Rodney Ascher’s new film intrigues superficially
The press notes provided to The Aggie for this review read: “If director Rodney Ascher is interviewing you, chances are you’re obsessed with something.” This seems to be basically true, going by “A Glitch in the Matrix” and “Room 237” (Ascher’s debut). Both films are chock-full of interviews with people of questionable expertise who speculate wildly about whatever topic is at hand; In “Room 237,” it’s reading way, way too far into Kubrick’s “The Shining,” and in “A Glitch in the Matrix” it’s simulation theory—the idea that reality as we know it is a simulation created by a species far more advanced than ourselves.
These press notes also revere Ascher for knowing what “creepypasta” is, which doesn’t seem terribly out of character for him considering how much of this film is dedicated to strangers from the internet hypothesising way out of their pay-grade and clips of Elon Musk on YouTube waving off discourse around simulation theory with cool declarations like “of course we’re in a simulation.”
There’s a surprising amount of breadth present for a film that appears on the surface to have a narrow subject: interviews with Reddit narcissists eventually give way to interwoven segments on Philip K. Dick’s intellectual downward spiral and, for the film’s penultimate section, a lengthy interview with the “Matrix Killer,” who in 2003 shot his parents out of (he claims) a belief that he was inside the simulated world of the 1999 action flick.
While the directions taken are interesting (to varying degrees), it often feels as if the film has its priorities misaligned: a special education teacher who believes everyone but him is a “non-player character” gets several times as much screen time as Nick Bostrom, who actually wrote the paper that formalized simulation theory. Philosophically detailed perspectives on the matter seem to take a back seat to general speculation that’s often not as convincing as the movie seems to think it is. The account of Philip K. Dick’s exegesis, too, is announced more than it’s genuinely explored—a product of the strange decision to cut up his speech and experiences across the film rather than localizing them to a single section.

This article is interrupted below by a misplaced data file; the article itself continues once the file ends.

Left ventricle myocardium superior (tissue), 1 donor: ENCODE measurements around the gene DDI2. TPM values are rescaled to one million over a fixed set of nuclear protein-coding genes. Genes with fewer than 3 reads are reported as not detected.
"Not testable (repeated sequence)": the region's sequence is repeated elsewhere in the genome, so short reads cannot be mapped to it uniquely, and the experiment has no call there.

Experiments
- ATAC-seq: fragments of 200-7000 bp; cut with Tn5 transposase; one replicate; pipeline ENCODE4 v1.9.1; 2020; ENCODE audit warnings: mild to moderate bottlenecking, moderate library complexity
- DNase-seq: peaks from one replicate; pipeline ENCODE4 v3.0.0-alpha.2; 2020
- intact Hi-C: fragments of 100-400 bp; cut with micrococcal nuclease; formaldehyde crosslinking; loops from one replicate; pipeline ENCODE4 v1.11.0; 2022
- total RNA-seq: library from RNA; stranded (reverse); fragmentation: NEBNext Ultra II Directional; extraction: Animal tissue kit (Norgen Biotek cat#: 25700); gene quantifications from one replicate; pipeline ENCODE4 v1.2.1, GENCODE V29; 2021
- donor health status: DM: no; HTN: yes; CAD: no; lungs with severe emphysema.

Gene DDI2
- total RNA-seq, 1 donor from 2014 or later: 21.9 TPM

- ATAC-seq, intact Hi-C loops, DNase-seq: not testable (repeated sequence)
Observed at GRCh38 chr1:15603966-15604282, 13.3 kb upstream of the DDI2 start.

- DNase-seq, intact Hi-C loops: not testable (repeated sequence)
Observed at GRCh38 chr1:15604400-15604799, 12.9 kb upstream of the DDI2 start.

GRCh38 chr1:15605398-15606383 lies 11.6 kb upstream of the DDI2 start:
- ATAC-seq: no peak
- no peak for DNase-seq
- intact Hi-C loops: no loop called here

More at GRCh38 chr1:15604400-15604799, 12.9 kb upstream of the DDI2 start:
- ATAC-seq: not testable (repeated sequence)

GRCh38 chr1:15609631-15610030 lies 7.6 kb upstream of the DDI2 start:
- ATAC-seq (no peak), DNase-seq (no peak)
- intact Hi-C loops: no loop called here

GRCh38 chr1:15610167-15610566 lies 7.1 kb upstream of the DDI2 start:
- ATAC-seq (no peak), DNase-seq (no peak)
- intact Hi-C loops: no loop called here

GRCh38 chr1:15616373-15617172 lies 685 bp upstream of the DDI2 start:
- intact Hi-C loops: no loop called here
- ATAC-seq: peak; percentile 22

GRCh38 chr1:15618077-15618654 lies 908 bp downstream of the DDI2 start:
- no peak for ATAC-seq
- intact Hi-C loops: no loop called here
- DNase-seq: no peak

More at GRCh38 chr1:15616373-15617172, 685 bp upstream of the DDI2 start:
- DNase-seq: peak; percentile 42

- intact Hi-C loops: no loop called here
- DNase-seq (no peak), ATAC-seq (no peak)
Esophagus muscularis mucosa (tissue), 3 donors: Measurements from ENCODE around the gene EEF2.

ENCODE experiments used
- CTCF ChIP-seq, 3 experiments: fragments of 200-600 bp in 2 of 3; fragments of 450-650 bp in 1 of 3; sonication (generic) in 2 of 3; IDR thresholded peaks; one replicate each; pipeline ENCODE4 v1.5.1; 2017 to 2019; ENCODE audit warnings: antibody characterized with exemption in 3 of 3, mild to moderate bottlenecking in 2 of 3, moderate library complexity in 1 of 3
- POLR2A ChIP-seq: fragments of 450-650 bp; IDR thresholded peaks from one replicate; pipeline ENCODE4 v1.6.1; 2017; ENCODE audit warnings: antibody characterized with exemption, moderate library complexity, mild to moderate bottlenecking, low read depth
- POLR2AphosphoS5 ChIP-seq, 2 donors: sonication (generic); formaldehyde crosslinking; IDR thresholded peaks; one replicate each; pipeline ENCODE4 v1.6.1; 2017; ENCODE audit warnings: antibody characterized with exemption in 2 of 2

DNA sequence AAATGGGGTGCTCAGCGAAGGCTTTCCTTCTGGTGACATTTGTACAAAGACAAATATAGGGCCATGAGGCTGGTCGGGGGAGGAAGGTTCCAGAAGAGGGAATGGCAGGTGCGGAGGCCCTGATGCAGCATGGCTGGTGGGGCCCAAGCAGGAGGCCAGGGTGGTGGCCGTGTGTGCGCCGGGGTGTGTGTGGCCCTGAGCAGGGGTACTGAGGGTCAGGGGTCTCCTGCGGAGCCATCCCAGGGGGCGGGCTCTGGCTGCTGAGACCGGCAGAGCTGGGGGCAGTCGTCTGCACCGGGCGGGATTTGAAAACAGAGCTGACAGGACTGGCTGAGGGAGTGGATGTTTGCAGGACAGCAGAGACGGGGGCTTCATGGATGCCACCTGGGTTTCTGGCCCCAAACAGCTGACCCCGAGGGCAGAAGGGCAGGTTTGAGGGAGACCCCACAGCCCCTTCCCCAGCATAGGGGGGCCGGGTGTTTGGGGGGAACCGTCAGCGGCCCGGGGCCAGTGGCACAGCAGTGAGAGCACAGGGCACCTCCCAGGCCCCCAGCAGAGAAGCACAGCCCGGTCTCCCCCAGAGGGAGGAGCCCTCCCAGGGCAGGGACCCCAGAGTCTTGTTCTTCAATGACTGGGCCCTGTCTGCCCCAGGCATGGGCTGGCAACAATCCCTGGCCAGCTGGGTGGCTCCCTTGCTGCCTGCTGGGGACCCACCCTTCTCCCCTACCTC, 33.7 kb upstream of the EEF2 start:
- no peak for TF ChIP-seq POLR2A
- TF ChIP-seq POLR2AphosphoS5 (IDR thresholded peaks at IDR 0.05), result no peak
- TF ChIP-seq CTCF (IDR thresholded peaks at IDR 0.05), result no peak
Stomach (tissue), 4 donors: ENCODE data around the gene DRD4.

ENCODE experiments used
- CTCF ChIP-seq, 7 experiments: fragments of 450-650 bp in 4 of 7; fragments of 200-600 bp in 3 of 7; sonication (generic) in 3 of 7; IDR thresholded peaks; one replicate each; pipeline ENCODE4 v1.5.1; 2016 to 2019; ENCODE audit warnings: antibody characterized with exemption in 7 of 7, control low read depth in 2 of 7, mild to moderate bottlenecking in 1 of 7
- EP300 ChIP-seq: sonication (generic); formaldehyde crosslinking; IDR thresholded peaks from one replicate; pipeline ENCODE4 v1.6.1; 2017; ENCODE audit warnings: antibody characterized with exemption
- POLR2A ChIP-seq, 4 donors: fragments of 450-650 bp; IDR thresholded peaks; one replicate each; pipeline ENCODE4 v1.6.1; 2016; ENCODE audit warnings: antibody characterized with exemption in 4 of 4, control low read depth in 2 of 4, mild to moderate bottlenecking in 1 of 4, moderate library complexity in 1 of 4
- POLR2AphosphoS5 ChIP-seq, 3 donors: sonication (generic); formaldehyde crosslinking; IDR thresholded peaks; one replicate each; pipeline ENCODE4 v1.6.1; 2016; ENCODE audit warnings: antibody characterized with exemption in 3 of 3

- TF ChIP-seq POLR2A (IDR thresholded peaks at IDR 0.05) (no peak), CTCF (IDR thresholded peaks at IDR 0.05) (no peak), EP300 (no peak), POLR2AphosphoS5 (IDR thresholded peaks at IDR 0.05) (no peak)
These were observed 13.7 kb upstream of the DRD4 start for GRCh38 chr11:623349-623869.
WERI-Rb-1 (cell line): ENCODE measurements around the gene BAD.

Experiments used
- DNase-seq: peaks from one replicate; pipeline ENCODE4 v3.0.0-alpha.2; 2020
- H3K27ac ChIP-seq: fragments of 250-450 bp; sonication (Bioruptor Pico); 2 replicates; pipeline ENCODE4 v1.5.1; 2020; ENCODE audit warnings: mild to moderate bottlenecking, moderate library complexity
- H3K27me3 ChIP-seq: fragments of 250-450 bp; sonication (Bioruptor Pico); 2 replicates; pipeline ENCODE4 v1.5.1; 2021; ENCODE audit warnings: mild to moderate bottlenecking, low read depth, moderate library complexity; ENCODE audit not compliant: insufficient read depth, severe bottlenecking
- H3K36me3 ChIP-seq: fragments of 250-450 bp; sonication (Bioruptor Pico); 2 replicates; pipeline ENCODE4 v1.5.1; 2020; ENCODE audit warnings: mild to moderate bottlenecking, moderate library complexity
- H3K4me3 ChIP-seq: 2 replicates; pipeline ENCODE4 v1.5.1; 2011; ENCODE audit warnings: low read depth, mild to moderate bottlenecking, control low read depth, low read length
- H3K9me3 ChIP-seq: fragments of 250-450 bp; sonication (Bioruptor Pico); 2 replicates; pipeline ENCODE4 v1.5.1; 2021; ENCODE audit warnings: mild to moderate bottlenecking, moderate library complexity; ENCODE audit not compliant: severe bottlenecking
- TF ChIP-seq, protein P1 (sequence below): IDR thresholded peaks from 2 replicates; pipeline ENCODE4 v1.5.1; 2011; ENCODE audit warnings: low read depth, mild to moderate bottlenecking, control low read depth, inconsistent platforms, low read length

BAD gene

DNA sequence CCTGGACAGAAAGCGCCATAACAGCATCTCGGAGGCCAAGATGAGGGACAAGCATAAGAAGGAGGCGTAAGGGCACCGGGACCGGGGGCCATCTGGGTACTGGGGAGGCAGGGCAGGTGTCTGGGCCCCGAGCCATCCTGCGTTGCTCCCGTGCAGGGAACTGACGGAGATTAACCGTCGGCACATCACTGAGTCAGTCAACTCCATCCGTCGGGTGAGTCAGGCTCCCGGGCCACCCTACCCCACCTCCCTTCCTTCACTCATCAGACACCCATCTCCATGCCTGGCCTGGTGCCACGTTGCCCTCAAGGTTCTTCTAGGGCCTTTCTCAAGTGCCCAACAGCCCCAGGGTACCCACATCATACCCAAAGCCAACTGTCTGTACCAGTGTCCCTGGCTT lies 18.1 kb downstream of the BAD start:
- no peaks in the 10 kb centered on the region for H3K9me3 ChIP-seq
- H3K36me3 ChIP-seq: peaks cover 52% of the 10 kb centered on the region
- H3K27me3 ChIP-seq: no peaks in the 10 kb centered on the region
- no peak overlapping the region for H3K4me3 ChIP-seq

The film also constantly edges between curiosity and silliness, tossing the viewer back and forth between thought-provoking ideas and B-roll of “Minecraft” worlds and questionable computer graphics.
The computer graphics shouldn’t go without note either. It’s distracting and unconvincing, usually comprising reconstructions of interviewees’ stories or punctuating topics with imagery that’s probably supposed to be mysterious and interesting, but could be best described as wince-worthy. It’s possible that these sections are supposed to be cheap looking in order to evoke some kind of cobbled neo-digital aesthetic, but the final product is the same regardless of intention: it’s more reminiscent of old-school machinima than anything that belongs in a serious feature film.
“A Glitch in the Matrix” isn’t without its merits, however. It is, at times, captivating in its construction, and some of what’s presented is worthy of attention. It does manage to craft some essence of intrigue through its broad scope and sometimes strange choices of interviewee, and in some of the more bizarre production choices—such as many interviewees being replaced with motion-tracked digital avatars—a germ of charm can be found. Ascher certainly can’t be faulted for making a film that’s overly traditional or boring. And trying something new is never a bad thing, whether or not there are stumbles along the way.
Independent of its faults, Ascher’s style of documentary is fast, interesting and free of the sludge and faux-objectivity of tradition. What “A Glitch in the Matrix” demonstrates is that this style opens the possibility of new errors as much as boons.
Written by: Jacob Anderson — firstname.lastname@example.org